The Federal Reserve’s 2015 paper, Strategies for Improving the Payment System (PDF), identifies payments efficiency as a key strategy to improve the U.S. payment system.
The Fed supports efforts to help lower end-to-end costs, enable innovative payment services and shift to ubiquitous electronic payment forms. The move from manual, fragmented payment processes, to modern, electronic systems will increase both efficiency and innovation in the U.S. payment industry.
That’s why the Fed, in collaboration with the industry, has been working to drive business-to-business (B2B) payments modernization forward, through greater adoption of electronic invoices (e-invoices), payments, remittance data (e-remittance) and the ISO® 20022 standard. This modernization will bring many benefits to businesses of all kinds including lower costs, better cash management, error reduction, risk mitigation, increased transparency and improved automation of business processes.
Learn more about the Fed’s collaborative efforts to modernize B2B payments in the below video.
Read more about the efficiency initiatives the Fed is pursuing:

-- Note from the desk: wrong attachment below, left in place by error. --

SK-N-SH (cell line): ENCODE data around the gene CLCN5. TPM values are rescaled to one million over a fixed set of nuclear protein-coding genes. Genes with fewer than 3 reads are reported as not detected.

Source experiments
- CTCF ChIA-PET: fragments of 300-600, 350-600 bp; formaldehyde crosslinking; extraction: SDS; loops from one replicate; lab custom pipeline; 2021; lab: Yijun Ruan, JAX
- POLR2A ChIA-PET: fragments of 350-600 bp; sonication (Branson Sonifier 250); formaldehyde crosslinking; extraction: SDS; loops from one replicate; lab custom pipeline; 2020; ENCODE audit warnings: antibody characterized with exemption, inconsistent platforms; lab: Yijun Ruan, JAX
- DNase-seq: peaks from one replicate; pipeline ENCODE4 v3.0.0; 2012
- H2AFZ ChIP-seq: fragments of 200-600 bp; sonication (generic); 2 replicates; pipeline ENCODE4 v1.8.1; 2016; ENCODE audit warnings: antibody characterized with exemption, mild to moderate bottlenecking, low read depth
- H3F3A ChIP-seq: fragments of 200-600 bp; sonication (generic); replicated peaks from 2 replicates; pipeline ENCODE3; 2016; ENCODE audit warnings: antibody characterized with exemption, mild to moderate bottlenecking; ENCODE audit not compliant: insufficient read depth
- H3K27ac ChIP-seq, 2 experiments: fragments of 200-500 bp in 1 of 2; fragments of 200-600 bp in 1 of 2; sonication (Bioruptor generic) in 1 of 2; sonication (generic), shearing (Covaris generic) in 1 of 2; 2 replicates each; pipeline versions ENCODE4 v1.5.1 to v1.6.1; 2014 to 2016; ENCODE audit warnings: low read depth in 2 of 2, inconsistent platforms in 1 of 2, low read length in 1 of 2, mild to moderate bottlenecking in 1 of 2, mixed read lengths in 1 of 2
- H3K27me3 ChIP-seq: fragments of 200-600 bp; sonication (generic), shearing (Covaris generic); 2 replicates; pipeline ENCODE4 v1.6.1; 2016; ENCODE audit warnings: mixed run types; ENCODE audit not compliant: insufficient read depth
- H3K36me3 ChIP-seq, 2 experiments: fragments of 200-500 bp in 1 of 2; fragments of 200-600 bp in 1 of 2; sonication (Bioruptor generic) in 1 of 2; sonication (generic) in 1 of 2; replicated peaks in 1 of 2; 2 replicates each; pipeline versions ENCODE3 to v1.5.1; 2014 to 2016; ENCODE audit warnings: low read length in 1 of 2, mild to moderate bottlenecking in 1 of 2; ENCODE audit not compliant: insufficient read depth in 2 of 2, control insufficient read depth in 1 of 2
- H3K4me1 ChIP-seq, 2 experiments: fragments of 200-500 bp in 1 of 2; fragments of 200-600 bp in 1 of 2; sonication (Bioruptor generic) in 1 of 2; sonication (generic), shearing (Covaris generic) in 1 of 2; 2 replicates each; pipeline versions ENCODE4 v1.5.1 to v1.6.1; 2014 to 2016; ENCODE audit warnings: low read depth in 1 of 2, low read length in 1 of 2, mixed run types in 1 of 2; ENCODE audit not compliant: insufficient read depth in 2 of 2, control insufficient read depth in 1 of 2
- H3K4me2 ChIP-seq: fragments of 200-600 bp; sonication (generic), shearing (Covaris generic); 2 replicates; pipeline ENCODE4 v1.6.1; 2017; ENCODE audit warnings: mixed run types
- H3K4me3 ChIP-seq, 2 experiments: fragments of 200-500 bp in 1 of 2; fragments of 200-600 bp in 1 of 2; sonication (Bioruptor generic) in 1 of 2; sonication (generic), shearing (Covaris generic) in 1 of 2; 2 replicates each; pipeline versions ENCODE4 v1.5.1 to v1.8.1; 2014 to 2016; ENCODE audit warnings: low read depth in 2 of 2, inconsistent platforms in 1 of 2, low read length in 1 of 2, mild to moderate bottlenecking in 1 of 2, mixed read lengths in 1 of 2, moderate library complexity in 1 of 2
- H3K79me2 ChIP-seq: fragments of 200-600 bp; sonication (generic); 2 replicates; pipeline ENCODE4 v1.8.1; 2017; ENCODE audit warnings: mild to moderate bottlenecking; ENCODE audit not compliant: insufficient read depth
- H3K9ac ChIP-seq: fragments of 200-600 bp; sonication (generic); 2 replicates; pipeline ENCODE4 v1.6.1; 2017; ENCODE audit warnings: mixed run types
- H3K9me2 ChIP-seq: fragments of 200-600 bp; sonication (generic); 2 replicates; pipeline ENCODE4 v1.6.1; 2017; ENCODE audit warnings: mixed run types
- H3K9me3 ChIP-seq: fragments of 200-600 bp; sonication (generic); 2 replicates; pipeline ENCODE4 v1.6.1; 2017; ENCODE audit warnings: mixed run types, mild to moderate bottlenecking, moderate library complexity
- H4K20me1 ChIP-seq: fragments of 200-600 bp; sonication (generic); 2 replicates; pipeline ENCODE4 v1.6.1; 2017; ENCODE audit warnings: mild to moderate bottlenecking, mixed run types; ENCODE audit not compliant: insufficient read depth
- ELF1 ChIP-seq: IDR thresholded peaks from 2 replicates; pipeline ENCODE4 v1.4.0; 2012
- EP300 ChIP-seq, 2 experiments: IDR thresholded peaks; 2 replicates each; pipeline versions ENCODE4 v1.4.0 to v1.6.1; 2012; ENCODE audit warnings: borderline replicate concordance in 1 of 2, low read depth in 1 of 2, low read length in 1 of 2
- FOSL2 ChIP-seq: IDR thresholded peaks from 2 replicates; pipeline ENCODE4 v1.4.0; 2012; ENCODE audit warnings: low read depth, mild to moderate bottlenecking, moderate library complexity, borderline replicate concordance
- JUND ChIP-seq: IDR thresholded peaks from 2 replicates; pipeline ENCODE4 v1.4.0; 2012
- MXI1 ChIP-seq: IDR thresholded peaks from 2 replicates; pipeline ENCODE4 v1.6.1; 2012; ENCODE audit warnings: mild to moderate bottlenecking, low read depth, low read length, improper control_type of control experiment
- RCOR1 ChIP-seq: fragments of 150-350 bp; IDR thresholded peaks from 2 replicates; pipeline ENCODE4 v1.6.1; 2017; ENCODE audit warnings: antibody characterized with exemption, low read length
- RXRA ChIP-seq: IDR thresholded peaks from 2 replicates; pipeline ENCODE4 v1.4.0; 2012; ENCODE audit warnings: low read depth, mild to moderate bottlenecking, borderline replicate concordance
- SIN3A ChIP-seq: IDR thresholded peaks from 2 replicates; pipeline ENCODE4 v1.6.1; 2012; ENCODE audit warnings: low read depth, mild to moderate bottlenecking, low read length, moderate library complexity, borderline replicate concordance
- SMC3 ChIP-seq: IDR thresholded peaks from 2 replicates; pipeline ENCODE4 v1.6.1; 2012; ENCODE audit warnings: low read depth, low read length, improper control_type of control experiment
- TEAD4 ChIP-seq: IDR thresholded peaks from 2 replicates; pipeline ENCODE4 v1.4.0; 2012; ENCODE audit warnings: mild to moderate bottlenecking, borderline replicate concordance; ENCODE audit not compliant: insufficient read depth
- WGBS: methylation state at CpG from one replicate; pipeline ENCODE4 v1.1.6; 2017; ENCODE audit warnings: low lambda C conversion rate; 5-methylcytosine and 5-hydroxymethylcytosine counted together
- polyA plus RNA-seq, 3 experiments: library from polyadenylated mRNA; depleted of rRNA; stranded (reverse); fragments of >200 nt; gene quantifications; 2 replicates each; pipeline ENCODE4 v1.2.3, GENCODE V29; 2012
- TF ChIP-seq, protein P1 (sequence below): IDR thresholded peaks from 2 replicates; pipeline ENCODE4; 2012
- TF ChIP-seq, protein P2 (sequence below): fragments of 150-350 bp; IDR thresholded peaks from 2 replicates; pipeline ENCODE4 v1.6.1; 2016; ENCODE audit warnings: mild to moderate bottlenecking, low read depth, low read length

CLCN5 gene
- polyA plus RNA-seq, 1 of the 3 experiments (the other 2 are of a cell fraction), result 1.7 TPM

E-invoices are a necessary first step to achieving straight-through processing for B2B payment transactions. Over the years, the Fed has supported the BPC’s work to develop a standard, ubiquitous B2B e-invoicing (Off-site) network similar to ones that have been developed in other countries. In early summer of 2023, participants of the BPC’s E-invoice Exchange Market Pilot launched a market ready exchange framework and established the Digital Business Networks Alliance (DBNAlliance) (Off-site) as the legal entity to oversee it.
Electronic remittance information, which contains details about a payment, can help reduce payment application costs and improve efficiency by enabling straight-through processing. The Fed is supporting industry groups working to develop and promote guidelines that make it easier to implement and use existing standards to enable greater automation of electronic payments and remittance information (Off-site).
Payment systems in the United States are adopting ISO 20022, a standards framework that defines the message structure and content to enable a common global “language” for messaging in payments, cash management reporting, securities, cards, foreign exchange and trade services. Adoption of the ISO 20022 standard for U.S. payment transactions can lead to greater end-to-end efficiency for domestic and cross-border payments.
Industry Outreach and Collaboration
Collaboration with stakeholders to develop and promote simplified, common guidelines can make it easier to implement and use B2B standards for electronic payments. The Fed is engaging with the Business Payments Coalition (BPC) (Off-site), financial institutions, other service providers and small-business experts to develop and implement education about electronic payments and payment standards.